Adolescents, Legal and Ethical Issues

Adolescents have unique legal status with regard to the provision of health care. Legally they are accorded more rights than children, but in some matters they may have rights that differ from those of adults. These issues are addressed by state minor consent laws that may allow minors to give their own consent for health care. These laws differ by state. However, in all states, adolescents who are at least 14-years-old can be diagnosed and tested for STDs without parental consent or knowledge, and some states have specific provisions regarding testing for and treating HIV infection. Beyond STD diagnosis and treatment, there are some basic issues providers confront in dealing with adolescents:

1. Is the adolescent who is under 14 years of age old enough to have the authority to consent to care without parental involvement? Must the provider request any specific evidence of age?

2. Does the adolescent have the authority to release or prevent release of confidential information (particularly to parents?)

3. Is the adolescent or another source responsible for payment for services rendered. Can adolescents insist that parents not be contacted for health insurance coverage or payments?

In  the US, the answers vary by state; however, some geralizations are possible. First, it should be noted that in most states the age of majority is 18, but in three states (Alabama, Nebraska, and Wyoming) it is 19, and elsewhere 21 (Mississippi, and District of Columbia). However, as stated, all states either have specific statues or otherwise permit the diagnosis and treatment of “venereal disease” (the usual terminology) without parental consent.

 

Consent

 

Although all states and the District of Columbia permit a minor to consent to STD care without parental consent, some states identify an age criterion. In five states (Alabama, California, Delaware, Illinois, and Vermot), minors must be at least 12 years old to consent to STD-related care, and in five states (Hawaii, Idaho, New Hampshire, North Dakota, and Washington) they must be 14-years-old. Laws may also address the extent to which providers can, in “good faith,” rely on information provided by the minor about his or her ability to consent. Over a dozen states have such a statement (Alabama, Alaska, Colorado, Delaware, District of Columbia, Indiana, Maine, Massachusetts, Minnesota, Missouri, Oklahoma, Pennsylvania and Texas).

 

Parental notification

 

In general, providers are obligated to maintain confidentiality, although communication with parents is sometimes addressed specifically. The Health Insurance Portability and Accountability Act of 1996 (HIPAA) suggests statutory protection, by indicating that when minors consent to their own care without parental consent, parents do not necessarily have the right to information related to that care. However, it is state law that determines the specific protections that are applicable (i.e., medical, privacy laws, state minor consent laws, etc.) In several states, laws indicate that the information is confidental, and thus parents cannot be informed without the minor’s consent (e.g., California, Connecticut, Delaware, Florida, Hawaii, Iowa, Massachusetts,) although exceptions are made if life or limb are in danger (Massachusetts), or if the adolescent is found to have HIV (Delaware, Iowa). Other states either permit the provider to notify parents, indicate that providers are not obligated to notify parents, or do not address the issue.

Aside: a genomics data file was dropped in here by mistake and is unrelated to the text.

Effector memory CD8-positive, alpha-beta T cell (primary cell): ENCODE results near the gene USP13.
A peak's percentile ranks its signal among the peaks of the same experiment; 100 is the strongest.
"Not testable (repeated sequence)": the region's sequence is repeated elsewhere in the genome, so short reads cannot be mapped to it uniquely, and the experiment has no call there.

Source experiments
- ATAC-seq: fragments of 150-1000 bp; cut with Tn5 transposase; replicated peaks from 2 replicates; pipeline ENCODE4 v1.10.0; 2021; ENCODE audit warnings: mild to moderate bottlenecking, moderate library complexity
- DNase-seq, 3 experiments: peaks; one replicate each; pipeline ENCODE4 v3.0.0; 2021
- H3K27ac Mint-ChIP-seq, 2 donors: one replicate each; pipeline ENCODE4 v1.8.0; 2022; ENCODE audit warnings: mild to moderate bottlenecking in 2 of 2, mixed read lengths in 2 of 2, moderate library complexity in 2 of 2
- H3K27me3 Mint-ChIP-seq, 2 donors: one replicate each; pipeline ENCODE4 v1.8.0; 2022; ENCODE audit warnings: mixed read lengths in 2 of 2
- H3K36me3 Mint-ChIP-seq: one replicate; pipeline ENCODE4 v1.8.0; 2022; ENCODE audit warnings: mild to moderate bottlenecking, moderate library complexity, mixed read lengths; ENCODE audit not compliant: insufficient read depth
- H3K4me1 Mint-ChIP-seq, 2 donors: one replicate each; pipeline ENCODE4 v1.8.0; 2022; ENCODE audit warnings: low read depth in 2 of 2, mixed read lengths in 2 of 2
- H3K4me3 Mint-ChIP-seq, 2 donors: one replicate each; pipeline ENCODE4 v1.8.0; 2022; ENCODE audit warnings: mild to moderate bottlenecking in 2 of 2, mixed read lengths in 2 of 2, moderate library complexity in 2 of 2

Liability

 

Most states have not specifically addressed this issue. However, in several states (Connecticut, District of Columbia, Maine, Minnesota, and Oklahoma, and also in the Montana), depending upon ability to pay, the minor who seeks STD care is liable for costs. In many others it is stated that the parents are not liable, and therefore cost recovery would not be a reason to contact them.

The specific issue of a minor consenting for care relating to HIV/AIDS has been addressed by a majority of states. Many states have statues that permit emancipated minors in “special circumstances”- those who are married, are themselves parents of children, including diagnosis and treatment of HIV infection. In addition, many states have laws specifically authorizing minors to give consent for HIV testing. Furthermore, several other states indirectly authorize minors to consent to diagnosis and treatment of HIV infection by either (1) stating that HIV/AIDS is an STD and permitting minors to consent to diagnosis and treatments of such conditions. As a result, adolescents in well over half of the states can consent to diagnosis and treatment of HIV infection, although some laws may limit the care to testing.

Clinicians caring for adolescents should know the laws regarding medical treatment of minors in their locale. Some health-care workers may feel a conflict between the desire to honor a minor’s right to confidentiality and the desire to involve a parent or other adult. In addition to being aware of laws supporting an adolescent’s right to confidential care for STDs, providers should realize that by disclosing confidential information they may undermine the ability of any provider to care for adolescents in the future, particularly with regard to these sensitive issues.

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